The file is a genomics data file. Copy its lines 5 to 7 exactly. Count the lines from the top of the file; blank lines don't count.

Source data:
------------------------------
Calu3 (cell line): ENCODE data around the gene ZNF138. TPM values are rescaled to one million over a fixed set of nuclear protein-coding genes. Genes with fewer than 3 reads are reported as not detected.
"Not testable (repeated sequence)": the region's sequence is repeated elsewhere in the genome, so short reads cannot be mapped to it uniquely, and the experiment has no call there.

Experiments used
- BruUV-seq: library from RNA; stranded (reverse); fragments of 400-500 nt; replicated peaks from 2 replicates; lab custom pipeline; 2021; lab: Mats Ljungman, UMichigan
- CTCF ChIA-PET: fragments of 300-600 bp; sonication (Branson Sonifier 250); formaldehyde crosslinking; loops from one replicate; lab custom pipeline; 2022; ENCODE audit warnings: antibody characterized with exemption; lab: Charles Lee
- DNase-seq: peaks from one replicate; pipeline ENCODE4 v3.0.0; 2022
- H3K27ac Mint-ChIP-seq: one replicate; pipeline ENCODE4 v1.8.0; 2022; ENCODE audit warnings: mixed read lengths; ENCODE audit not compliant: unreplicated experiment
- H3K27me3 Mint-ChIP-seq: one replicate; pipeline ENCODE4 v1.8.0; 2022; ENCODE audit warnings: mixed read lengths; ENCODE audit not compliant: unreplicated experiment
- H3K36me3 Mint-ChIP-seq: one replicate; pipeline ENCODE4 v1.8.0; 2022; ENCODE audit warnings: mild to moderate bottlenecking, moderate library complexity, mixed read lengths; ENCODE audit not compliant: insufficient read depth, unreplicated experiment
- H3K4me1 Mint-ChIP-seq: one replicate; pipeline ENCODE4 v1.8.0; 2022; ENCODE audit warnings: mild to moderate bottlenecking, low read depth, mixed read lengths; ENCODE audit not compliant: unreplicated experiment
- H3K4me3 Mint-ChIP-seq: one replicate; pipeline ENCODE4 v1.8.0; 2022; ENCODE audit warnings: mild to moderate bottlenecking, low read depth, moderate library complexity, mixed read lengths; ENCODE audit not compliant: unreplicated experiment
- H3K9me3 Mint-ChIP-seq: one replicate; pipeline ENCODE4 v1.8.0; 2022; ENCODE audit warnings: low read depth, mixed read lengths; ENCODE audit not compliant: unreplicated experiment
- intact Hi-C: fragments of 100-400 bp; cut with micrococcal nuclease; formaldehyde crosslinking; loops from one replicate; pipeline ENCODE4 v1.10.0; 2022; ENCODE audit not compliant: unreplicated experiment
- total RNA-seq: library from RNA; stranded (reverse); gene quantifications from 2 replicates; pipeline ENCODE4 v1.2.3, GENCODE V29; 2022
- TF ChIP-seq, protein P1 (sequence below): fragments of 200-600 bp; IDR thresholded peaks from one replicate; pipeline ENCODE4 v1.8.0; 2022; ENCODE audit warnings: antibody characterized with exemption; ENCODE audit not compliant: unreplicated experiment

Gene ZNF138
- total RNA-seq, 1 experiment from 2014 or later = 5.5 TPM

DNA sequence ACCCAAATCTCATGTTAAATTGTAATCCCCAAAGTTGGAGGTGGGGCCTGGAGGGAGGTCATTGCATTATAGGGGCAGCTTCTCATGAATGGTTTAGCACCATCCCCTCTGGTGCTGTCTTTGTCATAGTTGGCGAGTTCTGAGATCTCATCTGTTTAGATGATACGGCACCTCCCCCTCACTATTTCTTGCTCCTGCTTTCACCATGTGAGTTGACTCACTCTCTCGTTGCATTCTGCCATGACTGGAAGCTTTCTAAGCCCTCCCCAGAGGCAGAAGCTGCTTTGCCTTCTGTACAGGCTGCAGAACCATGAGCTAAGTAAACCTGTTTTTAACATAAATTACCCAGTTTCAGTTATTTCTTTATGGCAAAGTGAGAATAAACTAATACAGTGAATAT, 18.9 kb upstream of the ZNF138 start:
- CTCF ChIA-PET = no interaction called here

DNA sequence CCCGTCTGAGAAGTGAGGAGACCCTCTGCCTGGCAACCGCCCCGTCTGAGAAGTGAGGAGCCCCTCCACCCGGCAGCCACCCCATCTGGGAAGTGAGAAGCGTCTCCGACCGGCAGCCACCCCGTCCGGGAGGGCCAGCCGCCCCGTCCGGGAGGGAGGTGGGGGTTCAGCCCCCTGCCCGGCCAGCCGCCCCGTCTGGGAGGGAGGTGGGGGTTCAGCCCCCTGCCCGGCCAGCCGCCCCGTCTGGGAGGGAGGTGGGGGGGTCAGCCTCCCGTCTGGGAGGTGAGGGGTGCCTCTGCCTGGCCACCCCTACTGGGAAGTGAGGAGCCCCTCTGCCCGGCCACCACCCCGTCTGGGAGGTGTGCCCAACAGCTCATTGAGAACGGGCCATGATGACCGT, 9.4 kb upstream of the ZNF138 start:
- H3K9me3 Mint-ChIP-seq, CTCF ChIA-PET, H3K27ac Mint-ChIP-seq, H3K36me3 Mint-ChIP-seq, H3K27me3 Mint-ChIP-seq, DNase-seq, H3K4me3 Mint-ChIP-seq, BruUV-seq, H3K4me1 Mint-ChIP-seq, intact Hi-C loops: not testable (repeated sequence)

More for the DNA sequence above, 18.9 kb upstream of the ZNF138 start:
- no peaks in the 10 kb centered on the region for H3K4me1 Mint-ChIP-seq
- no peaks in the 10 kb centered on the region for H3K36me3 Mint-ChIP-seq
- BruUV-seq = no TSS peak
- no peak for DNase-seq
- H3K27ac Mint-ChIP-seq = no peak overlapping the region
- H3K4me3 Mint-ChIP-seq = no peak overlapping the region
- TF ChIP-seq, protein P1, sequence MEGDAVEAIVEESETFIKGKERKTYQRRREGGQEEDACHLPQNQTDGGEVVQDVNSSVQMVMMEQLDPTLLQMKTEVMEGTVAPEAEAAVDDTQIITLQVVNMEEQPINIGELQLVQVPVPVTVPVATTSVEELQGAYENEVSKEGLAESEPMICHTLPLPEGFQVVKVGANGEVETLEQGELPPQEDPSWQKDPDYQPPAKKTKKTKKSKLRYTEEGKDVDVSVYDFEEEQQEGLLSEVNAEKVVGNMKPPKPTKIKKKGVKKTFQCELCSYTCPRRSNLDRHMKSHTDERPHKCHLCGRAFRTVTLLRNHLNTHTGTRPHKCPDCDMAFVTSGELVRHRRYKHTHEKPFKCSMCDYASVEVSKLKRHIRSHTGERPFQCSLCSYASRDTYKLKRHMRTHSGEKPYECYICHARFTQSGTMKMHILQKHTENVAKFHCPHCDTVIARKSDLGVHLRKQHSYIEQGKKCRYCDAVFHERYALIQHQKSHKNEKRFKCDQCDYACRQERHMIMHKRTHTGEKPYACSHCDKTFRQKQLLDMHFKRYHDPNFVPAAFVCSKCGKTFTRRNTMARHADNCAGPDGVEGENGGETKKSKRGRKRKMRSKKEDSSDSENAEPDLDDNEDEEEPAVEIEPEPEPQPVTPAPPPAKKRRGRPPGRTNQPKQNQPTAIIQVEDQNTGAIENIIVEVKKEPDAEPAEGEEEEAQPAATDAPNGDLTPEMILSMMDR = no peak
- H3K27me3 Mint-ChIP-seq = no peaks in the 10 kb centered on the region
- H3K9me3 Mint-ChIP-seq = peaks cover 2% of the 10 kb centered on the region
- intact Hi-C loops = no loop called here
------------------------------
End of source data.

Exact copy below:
- CTCF ChIA-PET: fragments of 300-600 bp; sonication (Branson Sonifier 250); formaldehyde crosslinking; loops from one replicate; lab custom pipeline; 2022; ENCODE audit warnings: antibody characterized with exemption; lab: Charles Lee
- DNase-seq: peaks from one replicate; pipeline ENCODE4 v3.0.0; 2022
- H3K27ac Mint-ChIP-seq: one replicate; pipeline ENCODE4 v1.8.0; 2022; ENCODE audit warnings: mixed read lengths; ENCODE audit not compliant: unreplicated experiment